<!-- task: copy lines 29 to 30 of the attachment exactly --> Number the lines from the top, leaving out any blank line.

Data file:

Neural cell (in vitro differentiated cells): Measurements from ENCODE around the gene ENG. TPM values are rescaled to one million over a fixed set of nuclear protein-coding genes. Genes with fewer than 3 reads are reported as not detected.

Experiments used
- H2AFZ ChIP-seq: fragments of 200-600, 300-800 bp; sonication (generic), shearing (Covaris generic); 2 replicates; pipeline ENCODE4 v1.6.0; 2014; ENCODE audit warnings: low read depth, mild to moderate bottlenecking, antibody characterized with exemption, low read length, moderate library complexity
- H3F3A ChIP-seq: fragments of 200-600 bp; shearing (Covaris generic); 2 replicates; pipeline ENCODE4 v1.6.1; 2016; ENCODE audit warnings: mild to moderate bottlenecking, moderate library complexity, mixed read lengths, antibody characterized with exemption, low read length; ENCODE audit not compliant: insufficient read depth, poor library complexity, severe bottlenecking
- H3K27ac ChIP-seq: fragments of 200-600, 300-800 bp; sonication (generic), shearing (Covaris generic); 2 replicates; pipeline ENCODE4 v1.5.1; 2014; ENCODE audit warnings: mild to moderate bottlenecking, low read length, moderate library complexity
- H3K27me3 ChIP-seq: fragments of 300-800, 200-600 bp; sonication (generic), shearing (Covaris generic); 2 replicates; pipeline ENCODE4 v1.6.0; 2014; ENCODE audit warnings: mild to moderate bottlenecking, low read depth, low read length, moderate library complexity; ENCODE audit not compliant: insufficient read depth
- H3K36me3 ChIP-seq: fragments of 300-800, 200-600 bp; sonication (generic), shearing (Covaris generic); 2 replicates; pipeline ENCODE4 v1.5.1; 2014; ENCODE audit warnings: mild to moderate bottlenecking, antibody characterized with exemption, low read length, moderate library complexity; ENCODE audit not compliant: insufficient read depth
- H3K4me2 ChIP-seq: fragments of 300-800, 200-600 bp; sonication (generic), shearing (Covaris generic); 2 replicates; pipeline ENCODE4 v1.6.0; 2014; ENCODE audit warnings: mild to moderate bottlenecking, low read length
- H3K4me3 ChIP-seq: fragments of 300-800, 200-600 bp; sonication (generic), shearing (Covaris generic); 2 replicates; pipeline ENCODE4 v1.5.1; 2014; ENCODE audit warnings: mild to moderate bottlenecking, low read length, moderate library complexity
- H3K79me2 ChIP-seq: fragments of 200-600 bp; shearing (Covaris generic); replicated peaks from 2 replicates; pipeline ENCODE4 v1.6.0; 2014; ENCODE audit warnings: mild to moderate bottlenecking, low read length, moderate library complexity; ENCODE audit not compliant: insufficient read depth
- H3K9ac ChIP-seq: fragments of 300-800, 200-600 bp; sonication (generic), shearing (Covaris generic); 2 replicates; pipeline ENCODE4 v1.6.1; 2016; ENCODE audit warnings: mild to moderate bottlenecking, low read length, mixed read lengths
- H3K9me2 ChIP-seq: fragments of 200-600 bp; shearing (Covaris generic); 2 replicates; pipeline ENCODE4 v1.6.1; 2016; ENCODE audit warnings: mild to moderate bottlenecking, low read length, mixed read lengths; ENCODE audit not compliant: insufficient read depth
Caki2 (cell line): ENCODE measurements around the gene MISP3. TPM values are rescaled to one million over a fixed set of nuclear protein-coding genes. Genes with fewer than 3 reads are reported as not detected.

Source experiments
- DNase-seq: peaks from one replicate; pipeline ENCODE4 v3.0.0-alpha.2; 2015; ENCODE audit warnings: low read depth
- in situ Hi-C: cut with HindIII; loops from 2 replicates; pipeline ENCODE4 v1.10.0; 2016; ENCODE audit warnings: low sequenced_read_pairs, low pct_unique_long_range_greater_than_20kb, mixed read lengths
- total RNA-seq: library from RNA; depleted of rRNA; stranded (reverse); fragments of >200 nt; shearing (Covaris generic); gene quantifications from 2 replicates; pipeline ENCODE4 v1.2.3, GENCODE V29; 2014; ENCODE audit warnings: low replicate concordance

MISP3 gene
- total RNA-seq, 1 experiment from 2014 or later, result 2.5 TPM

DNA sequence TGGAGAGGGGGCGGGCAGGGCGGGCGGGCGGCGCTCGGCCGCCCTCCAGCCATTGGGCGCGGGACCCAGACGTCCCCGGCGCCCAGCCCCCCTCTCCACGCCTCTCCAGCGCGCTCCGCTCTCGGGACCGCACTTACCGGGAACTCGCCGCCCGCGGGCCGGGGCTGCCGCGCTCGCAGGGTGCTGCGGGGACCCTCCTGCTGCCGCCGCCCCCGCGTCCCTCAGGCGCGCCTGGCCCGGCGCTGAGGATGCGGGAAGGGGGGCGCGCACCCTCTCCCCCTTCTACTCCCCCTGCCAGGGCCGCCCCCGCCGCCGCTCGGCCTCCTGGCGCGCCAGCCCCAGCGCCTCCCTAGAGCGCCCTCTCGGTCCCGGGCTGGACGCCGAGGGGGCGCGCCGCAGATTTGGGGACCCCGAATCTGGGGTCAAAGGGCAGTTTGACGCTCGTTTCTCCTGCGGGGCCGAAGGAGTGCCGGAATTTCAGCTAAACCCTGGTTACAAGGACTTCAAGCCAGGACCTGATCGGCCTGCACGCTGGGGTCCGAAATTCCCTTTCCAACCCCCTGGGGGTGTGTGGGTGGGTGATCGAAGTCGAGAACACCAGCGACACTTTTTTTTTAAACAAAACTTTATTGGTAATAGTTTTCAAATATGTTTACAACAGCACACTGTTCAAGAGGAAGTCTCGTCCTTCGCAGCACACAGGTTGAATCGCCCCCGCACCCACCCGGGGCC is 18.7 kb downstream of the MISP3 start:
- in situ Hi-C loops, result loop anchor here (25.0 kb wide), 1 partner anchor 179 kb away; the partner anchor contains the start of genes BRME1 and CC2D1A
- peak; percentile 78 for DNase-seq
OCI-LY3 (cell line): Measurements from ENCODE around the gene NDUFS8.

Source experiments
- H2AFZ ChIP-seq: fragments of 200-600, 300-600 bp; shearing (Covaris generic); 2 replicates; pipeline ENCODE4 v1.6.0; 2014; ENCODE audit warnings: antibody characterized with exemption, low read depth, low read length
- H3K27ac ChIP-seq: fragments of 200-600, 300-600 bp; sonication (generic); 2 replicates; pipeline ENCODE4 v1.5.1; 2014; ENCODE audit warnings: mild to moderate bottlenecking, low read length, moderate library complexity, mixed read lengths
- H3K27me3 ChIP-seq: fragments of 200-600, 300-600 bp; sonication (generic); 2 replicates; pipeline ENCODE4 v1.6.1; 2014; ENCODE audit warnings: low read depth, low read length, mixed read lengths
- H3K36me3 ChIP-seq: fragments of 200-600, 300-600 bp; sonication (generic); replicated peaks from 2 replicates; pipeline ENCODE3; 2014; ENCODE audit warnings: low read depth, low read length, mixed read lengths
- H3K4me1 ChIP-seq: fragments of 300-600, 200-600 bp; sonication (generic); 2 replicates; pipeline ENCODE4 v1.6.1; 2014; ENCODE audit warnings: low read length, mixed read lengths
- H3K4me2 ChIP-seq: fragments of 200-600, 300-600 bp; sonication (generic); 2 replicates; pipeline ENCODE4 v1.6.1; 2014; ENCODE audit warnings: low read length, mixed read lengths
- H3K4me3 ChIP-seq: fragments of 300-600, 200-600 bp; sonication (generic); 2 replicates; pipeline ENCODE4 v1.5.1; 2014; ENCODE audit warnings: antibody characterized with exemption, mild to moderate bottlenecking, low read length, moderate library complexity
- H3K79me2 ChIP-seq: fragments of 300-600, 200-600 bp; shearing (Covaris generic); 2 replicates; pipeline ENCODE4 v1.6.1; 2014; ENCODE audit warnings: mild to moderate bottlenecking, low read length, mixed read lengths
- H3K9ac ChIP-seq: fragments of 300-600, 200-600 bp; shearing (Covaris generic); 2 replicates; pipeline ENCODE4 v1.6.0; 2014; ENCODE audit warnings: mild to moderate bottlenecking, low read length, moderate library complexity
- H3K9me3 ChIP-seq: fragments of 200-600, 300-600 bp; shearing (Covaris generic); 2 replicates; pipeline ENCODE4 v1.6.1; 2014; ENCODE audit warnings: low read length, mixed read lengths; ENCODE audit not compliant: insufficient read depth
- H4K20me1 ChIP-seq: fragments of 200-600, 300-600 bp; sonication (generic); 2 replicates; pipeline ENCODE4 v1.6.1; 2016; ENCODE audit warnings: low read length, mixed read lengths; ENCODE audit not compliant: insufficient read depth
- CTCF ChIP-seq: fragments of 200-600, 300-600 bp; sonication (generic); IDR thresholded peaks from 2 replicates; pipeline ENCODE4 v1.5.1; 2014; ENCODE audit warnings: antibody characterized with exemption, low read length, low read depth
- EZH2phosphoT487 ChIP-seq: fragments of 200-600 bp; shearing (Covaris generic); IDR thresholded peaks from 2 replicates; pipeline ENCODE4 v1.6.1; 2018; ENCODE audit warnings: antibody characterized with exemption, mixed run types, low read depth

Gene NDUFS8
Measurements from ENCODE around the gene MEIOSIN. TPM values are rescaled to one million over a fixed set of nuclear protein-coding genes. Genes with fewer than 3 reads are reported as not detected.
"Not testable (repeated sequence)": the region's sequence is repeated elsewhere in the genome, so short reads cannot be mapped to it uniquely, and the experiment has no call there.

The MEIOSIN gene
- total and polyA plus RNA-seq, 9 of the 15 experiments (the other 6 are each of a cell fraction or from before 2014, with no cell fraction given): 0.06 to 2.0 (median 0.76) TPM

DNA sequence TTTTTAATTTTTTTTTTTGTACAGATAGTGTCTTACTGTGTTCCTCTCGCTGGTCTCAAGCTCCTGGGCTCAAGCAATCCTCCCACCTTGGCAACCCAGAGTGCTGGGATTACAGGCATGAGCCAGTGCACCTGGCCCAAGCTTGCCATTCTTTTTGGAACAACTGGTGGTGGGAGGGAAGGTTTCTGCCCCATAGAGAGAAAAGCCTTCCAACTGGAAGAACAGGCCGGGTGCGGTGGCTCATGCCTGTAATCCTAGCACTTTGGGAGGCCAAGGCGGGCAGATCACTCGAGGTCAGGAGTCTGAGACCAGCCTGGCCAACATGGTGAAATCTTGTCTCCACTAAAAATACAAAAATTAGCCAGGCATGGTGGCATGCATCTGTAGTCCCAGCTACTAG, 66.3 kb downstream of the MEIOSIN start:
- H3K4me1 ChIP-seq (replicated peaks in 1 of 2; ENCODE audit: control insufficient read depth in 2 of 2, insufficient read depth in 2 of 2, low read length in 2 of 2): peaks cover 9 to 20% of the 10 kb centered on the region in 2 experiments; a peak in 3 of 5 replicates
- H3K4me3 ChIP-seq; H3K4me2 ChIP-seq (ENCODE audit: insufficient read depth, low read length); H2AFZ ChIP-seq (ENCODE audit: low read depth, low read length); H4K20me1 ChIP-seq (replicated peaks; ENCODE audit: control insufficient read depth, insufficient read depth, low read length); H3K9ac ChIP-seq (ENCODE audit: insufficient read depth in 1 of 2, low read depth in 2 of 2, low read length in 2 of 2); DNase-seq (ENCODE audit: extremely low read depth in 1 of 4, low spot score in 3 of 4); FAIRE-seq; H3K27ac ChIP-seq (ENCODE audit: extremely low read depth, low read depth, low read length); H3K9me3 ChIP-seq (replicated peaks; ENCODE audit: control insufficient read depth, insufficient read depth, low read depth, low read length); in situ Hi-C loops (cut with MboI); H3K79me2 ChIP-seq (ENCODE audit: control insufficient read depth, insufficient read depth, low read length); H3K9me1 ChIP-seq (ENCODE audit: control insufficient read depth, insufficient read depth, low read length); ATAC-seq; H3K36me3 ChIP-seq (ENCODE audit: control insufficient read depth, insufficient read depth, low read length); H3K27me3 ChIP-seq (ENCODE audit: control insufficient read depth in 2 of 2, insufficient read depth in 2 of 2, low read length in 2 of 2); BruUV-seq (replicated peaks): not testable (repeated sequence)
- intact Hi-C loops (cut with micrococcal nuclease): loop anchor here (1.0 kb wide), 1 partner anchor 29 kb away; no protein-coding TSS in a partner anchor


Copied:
- H3K4me1 ChIP-seq: fragments of 300-600, 200-600 bp; sonication (generic); 2 replicates; pipeline ENCODE4 v1.6.1; 2014; ENCODE audit warnings: low read length, mixed read lengths
- H3K4me2 ChIP-seq: fragments of 200-600, 300-600 bp; sonication (generic); 2 replicates; pipeline ENCODE4 v1.6.1; 2014; ENCODE audit warnings: low read length, mixed read lengths